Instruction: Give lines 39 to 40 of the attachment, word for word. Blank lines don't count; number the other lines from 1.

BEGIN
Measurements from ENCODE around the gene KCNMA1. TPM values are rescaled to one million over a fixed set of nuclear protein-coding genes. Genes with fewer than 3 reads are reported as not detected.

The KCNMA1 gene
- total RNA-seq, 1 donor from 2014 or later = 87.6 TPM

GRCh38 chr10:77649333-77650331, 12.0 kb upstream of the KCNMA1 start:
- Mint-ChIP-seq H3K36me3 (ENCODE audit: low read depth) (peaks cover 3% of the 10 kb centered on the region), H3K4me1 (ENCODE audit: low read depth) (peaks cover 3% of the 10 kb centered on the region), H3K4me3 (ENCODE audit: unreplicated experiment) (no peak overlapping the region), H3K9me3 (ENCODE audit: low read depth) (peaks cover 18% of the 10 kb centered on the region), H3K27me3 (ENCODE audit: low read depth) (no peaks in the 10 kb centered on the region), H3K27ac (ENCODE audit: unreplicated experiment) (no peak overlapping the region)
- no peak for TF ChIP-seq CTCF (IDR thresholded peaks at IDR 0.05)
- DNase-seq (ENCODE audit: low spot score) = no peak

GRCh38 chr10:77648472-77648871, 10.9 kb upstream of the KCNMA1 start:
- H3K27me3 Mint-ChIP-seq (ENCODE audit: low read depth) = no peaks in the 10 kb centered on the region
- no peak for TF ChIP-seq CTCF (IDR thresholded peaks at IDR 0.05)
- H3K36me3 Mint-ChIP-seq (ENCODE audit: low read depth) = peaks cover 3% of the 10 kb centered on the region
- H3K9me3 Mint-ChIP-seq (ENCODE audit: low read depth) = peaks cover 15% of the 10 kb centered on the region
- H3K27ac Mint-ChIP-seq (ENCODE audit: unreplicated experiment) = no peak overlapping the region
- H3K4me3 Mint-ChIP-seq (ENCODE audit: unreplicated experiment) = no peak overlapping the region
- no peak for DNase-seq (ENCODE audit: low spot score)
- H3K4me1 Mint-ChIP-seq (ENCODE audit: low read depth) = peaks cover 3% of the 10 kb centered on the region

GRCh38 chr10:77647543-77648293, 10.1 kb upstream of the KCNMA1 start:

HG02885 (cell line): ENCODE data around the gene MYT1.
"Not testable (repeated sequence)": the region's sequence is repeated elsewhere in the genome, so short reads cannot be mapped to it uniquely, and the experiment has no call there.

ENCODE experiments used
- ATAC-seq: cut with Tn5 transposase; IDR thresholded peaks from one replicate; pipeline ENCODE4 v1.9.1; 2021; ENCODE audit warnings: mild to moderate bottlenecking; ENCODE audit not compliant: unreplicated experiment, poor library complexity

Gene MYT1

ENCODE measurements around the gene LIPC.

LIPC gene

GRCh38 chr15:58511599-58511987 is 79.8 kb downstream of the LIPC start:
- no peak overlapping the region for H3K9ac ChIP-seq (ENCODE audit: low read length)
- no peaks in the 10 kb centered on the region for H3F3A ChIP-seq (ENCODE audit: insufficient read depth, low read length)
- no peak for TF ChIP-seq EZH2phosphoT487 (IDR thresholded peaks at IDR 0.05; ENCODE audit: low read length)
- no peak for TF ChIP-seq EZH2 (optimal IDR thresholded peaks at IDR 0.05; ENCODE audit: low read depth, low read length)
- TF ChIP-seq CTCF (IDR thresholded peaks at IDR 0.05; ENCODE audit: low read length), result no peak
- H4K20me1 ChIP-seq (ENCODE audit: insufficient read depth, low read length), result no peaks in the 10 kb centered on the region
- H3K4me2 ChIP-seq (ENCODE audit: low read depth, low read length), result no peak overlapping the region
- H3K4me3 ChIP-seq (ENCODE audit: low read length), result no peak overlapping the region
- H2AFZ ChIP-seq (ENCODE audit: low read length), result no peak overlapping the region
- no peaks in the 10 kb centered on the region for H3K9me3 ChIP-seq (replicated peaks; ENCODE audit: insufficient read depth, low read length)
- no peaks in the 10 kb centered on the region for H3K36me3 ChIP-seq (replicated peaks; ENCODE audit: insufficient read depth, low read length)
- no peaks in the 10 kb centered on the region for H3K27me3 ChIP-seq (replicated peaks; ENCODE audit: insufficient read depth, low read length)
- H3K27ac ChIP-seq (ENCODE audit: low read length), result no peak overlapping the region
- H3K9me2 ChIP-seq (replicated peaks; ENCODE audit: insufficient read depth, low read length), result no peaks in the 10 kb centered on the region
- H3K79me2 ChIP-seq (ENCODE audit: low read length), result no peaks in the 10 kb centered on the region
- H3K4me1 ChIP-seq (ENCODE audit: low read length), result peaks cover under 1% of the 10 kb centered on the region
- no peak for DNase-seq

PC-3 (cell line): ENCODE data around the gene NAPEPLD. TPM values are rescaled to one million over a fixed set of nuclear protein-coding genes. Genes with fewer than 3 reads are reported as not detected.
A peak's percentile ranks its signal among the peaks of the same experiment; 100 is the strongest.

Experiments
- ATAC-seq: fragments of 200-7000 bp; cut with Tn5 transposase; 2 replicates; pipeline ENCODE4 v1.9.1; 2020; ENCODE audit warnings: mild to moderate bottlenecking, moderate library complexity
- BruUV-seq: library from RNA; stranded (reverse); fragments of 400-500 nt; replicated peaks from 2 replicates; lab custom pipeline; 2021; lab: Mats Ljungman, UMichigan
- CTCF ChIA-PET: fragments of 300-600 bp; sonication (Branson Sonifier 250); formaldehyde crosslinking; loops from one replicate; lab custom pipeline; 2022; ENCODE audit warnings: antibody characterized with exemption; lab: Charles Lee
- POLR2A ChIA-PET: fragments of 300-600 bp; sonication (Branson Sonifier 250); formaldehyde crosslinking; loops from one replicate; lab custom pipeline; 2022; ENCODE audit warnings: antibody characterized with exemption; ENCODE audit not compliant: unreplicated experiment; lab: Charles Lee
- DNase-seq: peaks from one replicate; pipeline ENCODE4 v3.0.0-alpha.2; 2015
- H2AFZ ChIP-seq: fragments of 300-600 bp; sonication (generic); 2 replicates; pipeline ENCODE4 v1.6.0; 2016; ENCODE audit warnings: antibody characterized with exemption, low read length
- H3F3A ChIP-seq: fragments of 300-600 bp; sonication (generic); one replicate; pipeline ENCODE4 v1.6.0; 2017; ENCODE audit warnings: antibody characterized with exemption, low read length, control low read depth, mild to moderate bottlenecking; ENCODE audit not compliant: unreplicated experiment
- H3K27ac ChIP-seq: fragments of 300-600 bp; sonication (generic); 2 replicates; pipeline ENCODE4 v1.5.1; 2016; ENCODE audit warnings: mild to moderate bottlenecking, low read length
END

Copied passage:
- H3K9me2 ChIP-seq (replicated peaks; ENCODE audit: insufficient read depth, low read length), result no peaks in the 10 kb centered on the region
- H3K79me2 ChIP-seq (ENCODE audit: low read length), result no peaks in the 10 kb centered on the region